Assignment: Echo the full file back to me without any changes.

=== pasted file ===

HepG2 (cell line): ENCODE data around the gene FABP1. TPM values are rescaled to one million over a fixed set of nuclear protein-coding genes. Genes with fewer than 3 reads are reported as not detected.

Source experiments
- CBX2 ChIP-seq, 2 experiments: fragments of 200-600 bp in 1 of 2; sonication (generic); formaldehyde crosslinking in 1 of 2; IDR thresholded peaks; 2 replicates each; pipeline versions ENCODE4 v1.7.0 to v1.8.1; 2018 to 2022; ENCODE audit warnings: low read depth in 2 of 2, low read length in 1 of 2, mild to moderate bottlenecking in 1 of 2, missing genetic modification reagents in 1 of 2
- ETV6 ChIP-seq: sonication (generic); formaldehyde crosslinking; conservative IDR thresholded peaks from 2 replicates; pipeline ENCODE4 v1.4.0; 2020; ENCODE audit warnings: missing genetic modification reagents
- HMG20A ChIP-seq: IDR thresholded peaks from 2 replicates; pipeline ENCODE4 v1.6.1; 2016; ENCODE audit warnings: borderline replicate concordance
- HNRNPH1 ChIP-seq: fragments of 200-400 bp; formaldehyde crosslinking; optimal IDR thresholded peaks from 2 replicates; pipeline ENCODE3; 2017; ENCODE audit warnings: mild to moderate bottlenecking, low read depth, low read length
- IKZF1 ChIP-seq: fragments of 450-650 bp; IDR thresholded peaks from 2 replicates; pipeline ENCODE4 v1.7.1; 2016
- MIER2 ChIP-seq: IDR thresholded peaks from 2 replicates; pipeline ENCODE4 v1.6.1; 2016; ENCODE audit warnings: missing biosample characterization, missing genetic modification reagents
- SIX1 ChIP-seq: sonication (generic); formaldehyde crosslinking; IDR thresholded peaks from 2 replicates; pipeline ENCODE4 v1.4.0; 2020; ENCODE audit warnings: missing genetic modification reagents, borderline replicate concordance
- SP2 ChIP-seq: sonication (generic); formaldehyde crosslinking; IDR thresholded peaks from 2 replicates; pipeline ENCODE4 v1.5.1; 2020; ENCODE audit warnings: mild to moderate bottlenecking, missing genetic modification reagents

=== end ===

HepG2 (cell line): ENCODE data around the gene FABP1. TPM values are rescaled to one million over a fixed set of nuclear protein-coding genes. Genes with fewer than 3 reads are reported as not detected.

Source experiments
- CBX2 ChIP-seq, 2 experiments: fragments of 200-600 bp in 1 of 2; sonication (generic); formaldehyde crosslinking in 1 of 2; IDR thresholded peaks; 2 replicates each; pipeline versions ENCODE4 v1.7.0 to v1.8.1; 2018 to 2022; ENCODE audit warnings: low read depth in 2 of 2, low read length in 1 of 2, mild to moderate bottlenecking in 1 of 2, missing genetic modification reagents in 1 of 2
- ETV6 ChIP-seq: sonication (generic); formaldehyde crosslinking; conservative IDR thresholded peaks from 2 replicates; pipeline ENCODE4 v1.4.0; 2020; ENCODE audit warnings: missing genetic modification reagents
- HMG20A ChIP-seq: IDR thresholded peaks from 2 replicates; pipeline ENCODE4 v1.6.1; 2016; ENCODE audit warnings: borderline replicate concordance
- HNRNPH1 ChIP-seq: fragments of 200-400 bp; formaldehyde crosslinking; optimal IDR thresholded peaks from 2 replicates; pipeline ENCODE3; 2017; ENCODE audit warnings: mild to moderate bottlenecking, low read depth, low read length
- IKZF1 ChIP-seq: fragments of 450-650 bp; IDR thresholded peaks from 2 replicates; pipeline ENCODE4 v1.7.1; 2016
- MIER2 ChIP-seq: IDR thresholded peaks from 2 replicates; pipeline ENCODE4 v1.6.1; 2016; ENCODE audit warnings: missing biosample characterization, missing genetic modification reagents
- SIX1 ChIP-seq: sonication (generic); formaldehyde crosslinking; IDR thresholded peaks from 2 replicates; pipeline ENCODE4 v1.4.0; 2020; ENCODE audit warnings: missing genetic modification reagents, borderline replicate concordance
- SP2 ChIP-seq: sonication (generic); formaldehyde crosslinking; IDR thresholded peaks from 2 replicates; pipeline ENCODE4 v1.5.1; 2020; ENCODE audit warnings: mild to moderate bottlenecking, missing genetic modification reagents